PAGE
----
This intervention revived my quality of life, and it saved my career.
As I emerged from my endless cycle of self-doubt and anxiety, I also returned from sabbatical. I had cried in my therapist’s office the week before classes began, panicking about coming back to a job that I also knew I loved. She let me process these valid feelings, and I calmed down. Then she locked eyes with me and asked, “What is the worst thing that could happen if you made a real decision to start doing things your own way at work, Kelly?”
I was stopped in my tracks. In that emotionally charged moment, I accepted that I am different from most of my colleagues. I am a “diversity hire.” I don’t naturally do things in a normative academic way, and if I wanted to thrive, I needed my institution to assimilate to my worldview rather than the other way around. As institutions improve their unbiased hiring practices (and my hire was potent evidence of this), they must adapt to a changing way of designing and doing academic work.
I decided to be a visible example of what it looks like to exist and work unapologetically as an Other in the sciences and in academia at large.
So much has happened in the years that followed that moment, but a few key changes have allowed me truly to blossom. My classroom now is centered around the practice of radical vulnerability: When I stopped overpreparing so as to appear invincible in my lectures, I began to make small mistakes in front of my students and to allow them to do the same. I share stories about who I am as a real, fallible person. I do this on purpose — my students need to see that professors are human so they can see that despite their own imperfections, they too could be in front of the class someday.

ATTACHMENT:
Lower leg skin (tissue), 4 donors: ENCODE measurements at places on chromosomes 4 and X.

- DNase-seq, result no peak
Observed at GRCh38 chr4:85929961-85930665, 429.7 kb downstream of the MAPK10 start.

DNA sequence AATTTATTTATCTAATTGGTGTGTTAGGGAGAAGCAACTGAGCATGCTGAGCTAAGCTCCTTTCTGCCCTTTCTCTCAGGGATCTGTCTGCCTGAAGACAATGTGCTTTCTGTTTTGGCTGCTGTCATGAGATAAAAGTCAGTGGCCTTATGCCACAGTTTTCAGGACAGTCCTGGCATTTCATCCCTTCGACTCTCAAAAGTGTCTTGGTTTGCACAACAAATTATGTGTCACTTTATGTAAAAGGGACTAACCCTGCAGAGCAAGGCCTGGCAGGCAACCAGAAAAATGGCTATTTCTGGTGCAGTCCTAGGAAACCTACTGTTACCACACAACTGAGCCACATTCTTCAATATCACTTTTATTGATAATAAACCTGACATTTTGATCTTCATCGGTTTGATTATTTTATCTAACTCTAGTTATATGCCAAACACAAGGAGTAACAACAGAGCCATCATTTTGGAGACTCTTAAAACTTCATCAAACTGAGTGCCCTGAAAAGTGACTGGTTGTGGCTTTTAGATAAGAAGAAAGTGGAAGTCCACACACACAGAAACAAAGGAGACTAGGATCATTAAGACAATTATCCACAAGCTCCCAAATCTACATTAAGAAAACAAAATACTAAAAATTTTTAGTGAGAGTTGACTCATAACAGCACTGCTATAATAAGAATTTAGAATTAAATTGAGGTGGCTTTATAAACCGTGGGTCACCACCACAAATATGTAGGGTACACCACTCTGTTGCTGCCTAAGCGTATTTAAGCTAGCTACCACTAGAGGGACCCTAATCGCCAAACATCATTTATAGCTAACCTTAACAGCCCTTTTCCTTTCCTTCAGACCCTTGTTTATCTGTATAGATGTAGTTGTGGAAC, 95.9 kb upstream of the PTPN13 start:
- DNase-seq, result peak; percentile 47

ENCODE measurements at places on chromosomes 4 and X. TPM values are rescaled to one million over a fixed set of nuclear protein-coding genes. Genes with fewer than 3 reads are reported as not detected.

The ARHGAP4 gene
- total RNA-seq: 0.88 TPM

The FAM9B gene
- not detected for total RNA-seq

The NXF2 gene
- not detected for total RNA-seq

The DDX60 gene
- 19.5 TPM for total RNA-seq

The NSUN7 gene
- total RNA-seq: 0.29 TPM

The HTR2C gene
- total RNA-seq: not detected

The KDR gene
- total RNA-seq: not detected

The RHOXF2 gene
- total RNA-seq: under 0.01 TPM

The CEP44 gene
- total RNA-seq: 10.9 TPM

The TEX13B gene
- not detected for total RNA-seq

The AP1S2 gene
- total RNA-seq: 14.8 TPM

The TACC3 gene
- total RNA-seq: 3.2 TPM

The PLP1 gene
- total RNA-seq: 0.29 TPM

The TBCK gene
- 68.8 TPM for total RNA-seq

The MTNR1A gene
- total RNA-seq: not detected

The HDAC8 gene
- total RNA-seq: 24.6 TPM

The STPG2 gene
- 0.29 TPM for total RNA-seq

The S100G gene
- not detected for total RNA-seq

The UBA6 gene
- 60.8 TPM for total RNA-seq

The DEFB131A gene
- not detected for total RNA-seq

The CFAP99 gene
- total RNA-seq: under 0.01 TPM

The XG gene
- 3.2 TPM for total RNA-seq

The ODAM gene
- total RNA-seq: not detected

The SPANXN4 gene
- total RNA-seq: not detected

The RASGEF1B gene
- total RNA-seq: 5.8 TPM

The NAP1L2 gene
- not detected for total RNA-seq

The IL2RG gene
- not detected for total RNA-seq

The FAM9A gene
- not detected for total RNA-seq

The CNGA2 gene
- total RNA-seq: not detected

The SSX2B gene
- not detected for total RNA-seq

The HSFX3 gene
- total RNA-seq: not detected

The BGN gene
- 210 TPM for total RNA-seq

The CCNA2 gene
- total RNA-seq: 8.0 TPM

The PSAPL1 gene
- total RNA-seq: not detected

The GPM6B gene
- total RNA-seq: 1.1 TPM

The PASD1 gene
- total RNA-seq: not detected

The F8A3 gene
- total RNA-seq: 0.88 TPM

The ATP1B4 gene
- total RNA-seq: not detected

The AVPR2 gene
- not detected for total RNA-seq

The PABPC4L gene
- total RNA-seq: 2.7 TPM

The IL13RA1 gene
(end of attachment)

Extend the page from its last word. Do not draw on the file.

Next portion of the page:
This extended to my interactions with colleagues — I became very open about how I grew up, about my cultural differences and my view on work–life balance as focused on la vida. Most significantly, I took a tip from another Latinx scientist who was overbooked with demands for service and student meetings, which often occurs for a professor who is an underrepresented minority. I cleared one entire weekday each semester to work uninterrupted off campus. My other workdays are long and completely booked, but off campus I am able to write grants, run self-care errands, and spend time on scientific and academic pursuits that make me a better profé when I am in my office.
Some people may look at these behaviors and see a person who is messy, lazy and not fit to be in the academy. But to my delight, I have become proud of my science, teaching and outlook, and my colleagues cheer me on as I fly.
I never imagined I would feel like I belong despite being different among my amazing peers. While I wish I had sought help sooner, the hard journey was absolutely worth this moment of true arrival.
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The society's director of public affairs responds to the president's address.